Get 20M+ Full-Text Papers For Less Than $1.50/day. Start a 14-Day Trial for You or Your Team.

Learn More →

The Schoolhouse Door: Segregation's Last Stand at the University of Alabama (review)

The Schoolhouse Door: Segregation's Last Stand at the University of Alabama (review) 122Southern Cultures The Schoolhouse Door: Segregation's Last Stand at the University of Alabama. By E. Culpepper Clark. Oxford University Press, 1992. 305 pp. Cloth, $25.00. Reviewed by Tinsley E. Yarbrough, professor ofpolitical science at East Carolina University. His latest book is Judicial Enigma: The First Justice Harlan. In the wake of the Supreme Court's 1954-55 decisions striking down state-enforced segregation in the public schools, two young black women embarked upon a courageous mission to challenge racial barriers in Alabama, one of the most unreconstructed of southern states. In 1956 frantic University of Alabama officials found "moral" grounds for denying admission to Pollie Anne Myers, the determined and persistent natural leader of the two crusaders. The university complied with a federal judge's order to admit Myers's companion Autherine Lucy to its hallowed halls. Following campus rioting and Lucy's published suspicions that the university was involved in a conspiracy against her, school officials expelled her and the most outspoken white student opponent of her admission. Alabama's schools and colleges remained totally segregated until 1963, when George C. Wallace became the state's governor on a vow to "stand in the schoolhouse door," if necessary, to preserve "segregation now, tomorrow, and forever." http://www.deepdyve.com/assets/images/DeepDyve-Logo-lg.png Southern Cultures University of North Carolina Press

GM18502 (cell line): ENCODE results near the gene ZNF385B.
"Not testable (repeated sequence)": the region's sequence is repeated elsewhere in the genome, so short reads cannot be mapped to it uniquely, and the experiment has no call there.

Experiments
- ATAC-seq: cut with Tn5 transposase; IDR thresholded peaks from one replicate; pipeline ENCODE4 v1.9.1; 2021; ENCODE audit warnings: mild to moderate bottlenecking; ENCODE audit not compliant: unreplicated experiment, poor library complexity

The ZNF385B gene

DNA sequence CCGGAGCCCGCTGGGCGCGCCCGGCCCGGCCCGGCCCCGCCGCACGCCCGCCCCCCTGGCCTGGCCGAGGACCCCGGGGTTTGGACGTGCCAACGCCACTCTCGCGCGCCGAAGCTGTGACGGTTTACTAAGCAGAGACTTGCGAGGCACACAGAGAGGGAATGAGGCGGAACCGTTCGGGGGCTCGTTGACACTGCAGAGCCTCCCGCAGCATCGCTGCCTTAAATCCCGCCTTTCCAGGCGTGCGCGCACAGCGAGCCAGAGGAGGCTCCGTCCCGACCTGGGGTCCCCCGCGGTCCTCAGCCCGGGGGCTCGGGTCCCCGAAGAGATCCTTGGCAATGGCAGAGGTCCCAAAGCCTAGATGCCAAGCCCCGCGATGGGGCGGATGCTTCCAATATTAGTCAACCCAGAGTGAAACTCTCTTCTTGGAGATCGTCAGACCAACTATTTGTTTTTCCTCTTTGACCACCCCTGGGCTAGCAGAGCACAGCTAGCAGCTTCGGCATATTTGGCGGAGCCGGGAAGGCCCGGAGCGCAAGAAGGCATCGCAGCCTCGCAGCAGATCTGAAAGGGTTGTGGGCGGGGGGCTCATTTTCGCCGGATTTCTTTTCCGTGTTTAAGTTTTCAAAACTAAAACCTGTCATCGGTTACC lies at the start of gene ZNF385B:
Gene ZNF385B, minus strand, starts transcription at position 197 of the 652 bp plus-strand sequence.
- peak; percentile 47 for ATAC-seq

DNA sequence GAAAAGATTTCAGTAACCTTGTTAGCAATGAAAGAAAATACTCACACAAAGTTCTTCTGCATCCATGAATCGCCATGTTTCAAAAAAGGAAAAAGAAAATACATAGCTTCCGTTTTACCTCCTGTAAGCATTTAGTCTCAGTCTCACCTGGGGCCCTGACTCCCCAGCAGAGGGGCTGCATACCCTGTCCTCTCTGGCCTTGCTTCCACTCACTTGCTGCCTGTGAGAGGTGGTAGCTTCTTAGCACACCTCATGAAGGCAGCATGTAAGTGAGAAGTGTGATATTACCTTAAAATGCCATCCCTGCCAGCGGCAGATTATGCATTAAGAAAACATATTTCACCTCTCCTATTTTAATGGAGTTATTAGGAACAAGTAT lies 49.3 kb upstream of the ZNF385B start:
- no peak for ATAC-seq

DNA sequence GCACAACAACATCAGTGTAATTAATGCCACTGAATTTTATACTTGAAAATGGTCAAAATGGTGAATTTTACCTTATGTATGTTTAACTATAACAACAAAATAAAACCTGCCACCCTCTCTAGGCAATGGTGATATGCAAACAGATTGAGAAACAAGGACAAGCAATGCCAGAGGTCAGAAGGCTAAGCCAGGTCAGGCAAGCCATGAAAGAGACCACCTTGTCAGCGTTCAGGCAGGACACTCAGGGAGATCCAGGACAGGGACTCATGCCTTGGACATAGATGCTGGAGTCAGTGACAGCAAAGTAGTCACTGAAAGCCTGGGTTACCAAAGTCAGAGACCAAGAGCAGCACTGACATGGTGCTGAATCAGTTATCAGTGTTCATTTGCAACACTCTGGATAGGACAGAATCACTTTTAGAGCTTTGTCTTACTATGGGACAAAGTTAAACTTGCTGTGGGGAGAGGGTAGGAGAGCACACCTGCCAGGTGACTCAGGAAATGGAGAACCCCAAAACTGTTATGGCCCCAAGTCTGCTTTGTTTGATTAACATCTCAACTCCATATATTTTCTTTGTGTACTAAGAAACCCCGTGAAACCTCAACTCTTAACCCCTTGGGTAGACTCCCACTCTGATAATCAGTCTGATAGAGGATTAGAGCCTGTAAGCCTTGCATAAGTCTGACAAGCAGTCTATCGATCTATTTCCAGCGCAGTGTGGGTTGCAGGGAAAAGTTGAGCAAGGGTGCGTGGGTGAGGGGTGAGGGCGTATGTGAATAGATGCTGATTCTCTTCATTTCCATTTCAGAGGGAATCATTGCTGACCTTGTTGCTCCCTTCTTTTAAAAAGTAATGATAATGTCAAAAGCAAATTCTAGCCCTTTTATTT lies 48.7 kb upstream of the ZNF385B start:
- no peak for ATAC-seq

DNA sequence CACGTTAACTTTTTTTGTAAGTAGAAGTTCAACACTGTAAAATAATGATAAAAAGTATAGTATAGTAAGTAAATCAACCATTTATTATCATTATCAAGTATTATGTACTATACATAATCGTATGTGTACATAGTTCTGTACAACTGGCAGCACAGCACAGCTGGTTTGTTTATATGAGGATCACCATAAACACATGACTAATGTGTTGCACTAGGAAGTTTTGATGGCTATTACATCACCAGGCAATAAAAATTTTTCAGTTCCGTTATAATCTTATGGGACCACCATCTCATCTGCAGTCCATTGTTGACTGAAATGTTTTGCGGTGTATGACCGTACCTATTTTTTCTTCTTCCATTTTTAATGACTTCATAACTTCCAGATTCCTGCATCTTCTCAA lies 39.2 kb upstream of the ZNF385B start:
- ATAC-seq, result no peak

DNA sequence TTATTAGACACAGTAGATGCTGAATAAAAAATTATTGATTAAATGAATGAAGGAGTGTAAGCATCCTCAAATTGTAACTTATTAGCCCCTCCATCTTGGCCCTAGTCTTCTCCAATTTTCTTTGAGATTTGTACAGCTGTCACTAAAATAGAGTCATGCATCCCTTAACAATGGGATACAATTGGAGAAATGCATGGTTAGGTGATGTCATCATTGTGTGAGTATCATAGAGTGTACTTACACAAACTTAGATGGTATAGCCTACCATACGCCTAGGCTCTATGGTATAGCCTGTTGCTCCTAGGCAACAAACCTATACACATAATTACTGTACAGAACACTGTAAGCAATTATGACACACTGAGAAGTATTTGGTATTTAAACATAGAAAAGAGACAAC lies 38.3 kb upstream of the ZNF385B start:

The Schoolhouse Door: Segregation's Last Stand at the University of Alabama (review)

Southern Cultures , Volume 2 (1) – Jan 4, 1995

Loading next page...
 
/lp/university-of-north-carolina-press/the-schoolhouse-door-segregation-s-last-stand-at-the-university-of-OhJP1Kbmw5
Publisher
University of North Carolina Press
Copyright
Copyright © Center for the Study of the American South.
ISSN
1534-1488
Publisher site
See Article on Publisher Site

Abstract

122Southern Cultures The Schoolhouse Door: Segregation's Last Stand at the University of Alabama. By E. Culpepper Clark. Oxford University Press, 1992. 305 pp. Cloth, $25.00. Reviewed by Tinsley E. Yarbrough, professor ofpolitical science at East Carolina University. His latest book is Judicial Enigma: The First Justice Harlan. In the wake of the Supreme Court's 1954-55 decisions striking down state-enforced segregation in the public schools, two young black women embarked upon a courageous mission to challenge racial barriers in Alabama, one of the most unreconstructed of southern states. In 1956 frantic University of Alabama officials found "moral" grounds for denying admission to Pollie Anne Myers, the determined and persistent natural leader of the two crusaders. The university complied with a federal judge's order to admit Myers's companion Autherine Lucy to its hallowed halls. Following campus rioting and Lucy's published suspicions that the university was involved in a conspiracy against her, school officials expelled her and the most outspoken white student opponent of her admission. Alabama's schools and colleges remained totally segregated until 1963, when George C. Wallace became the state's governor on a vow to "stand in the schoolhouse door," if necessary, to preserve "segregation now, tomorrow, and forever."

Journal

Southern CulturesUniversity of North Carolina Press

Published: Jan 4, 1995

There are no references for this article.